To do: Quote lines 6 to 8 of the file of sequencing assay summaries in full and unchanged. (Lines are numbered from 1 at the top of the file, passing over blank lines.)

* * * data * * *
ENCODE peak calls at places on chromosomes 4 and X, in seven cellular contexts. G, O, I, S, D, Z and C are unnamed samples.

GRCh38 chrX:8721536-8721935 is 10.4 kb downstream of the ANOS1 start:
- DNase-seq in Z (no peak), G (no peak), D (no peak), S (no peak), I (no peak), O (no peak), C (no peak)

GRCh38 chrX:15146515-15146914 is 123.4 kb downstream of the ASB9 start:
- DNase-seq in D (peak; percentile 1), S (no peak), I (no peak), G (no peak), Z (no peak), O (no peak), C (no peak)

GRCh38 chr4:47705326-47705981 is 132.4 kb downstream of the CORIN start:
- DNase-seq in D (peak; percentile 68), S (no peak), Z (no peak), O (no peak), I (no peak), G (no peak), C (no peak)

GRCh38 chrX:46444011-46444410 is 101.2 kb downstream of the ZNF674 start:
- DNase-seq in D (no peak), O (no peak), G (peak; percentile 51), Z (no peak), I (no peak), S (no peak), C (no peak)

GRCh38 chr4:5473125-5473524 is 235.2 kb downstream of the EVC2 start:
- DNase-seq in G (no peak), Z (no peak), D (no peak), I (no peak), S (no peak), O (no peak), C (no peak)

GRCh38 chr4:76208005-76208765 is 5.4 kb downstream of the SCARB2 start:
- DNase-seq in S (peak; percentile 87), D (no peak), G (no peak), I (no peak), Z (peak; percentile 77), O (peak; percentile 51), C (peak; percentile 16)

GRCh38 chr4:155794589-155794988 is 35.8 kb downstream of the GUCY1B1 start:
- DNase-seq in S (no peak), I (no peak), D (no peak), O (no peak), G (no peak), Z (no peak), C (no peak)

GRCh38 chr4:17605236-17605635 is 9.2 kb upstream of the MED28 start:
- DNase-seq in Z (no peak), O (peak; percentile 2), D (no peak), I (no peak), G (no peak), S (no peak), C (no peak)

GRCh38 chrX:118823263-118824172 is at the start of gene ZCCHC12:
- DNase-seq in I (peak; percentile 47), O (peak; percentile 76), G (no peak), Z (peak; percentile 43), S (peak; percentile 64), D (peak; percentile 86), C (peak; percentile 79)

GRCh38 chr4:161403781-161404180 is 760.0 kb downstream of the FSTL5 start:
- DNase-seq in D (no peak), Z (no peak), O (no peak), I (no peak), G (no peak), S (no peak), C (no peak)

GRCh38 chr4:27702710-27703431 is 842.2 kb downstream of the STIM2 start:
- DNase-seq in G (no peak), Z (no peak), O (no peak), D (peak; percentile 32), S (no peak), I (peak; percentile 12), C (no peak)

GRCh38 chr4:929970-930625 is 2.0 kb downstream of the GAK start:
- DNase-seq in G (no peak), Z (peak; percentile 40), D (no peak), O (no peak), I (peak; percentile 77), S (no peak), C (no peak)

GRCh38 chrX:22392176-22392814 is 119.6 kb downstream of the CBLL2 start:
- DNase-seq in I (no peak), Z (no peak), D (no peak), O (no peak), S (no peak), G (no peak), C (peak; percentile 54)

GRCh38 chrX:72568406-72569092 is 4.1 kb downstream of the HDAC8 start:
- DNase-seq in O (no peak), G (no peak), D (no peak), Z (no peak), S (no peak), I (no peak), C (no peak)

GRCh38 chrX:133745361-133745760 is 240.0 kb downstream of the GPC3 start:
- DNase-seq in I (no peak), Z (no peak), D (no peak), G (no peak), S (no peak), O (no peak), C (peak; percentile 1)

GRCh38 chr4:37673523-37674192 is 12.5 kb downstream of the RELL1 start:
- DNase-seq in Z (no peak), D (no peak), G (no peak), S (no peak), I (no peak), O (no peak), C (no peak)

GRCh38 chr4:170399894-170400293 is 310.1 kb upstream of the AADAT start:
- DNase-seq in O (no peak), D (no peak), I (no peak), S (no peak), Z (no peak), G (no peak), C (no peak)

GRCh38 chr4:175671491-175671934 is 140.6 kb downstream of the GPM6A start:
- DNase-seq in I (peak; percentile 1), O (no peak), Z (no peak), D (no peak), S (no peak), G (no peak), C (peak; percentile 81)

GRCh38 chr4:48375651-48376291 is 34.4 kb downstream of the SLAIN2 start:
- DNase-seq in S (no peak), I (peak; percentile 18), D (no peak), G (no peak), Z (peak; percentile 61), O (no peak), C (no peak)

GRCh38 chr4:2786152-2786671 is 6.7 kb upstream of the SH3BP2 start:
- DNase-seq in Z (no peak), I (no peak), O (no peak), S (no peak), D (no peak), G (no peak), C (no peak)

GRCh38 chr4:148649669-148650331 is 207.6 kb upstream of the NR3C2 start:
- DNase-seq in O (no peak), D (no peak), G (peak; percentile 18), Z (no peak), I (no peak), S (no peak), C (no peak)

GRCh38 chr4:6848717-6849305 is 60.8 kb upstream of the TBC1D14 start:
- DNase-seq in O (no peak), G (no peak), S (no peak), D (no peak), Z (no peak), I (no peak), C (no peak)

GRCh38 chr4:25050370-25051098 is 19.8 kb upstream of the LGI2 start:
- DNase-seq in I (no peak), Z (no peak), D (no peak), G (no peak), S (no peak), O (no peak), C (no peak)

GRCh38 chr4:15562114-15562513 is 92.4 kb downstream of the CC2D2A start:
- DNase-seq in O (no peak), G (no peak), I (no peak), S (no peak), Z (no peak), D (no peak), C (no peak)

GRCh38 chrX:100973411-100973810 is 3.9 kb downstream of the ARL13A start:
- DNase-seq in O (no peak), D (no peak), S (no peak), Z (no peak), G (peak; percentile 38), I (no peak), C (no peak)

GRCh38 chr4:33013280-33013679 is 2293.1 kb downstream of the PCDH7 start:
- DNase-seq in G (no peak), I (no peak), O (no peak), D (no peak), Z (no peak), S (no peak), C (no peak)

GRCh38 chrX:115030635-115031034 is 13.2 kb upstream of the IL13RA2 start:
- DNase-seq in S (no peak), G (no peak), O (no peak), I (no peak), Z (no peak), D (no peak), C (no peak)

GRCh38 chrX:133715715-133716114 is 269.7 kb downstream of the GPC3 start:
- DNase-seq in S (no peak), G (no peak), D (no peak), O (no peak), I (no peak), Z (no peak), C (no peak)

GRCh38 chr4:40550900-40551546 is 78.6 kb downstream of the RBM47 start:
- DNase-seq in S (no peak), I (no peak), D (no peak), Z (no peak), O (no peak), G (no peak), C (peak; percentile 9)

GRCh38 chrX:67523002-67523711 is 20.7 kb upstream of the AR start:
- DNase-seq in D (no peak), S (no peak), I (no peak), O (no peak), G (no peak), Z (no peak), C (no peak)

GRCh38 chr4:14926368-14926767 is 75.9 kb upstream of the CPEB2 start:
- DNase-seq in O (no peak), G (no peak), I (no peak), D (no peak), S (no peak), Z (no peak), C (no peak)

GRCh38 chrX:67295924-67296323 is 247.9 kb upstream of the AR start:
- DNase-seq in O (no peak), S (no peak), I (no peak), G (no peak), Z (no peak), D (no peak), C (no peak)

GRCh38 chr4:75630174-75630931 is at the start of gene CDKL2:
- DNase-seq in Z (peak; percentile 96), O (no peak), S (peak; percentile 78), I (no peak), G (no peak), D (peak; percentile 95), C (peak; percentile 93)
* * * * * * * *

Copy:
GRCh38 chr4:47705326-47705981 is 132.4 kb downstream of the CORIN start:
- DNase-seq in D (peak; percentile 68), S (no peak), Z (no peak), O (no peak), I (no peak), G (no peak), C (no peak)

GRCh38 chrX:46444011-46444410 is 101.2 kb downstream of the ZNF674 start: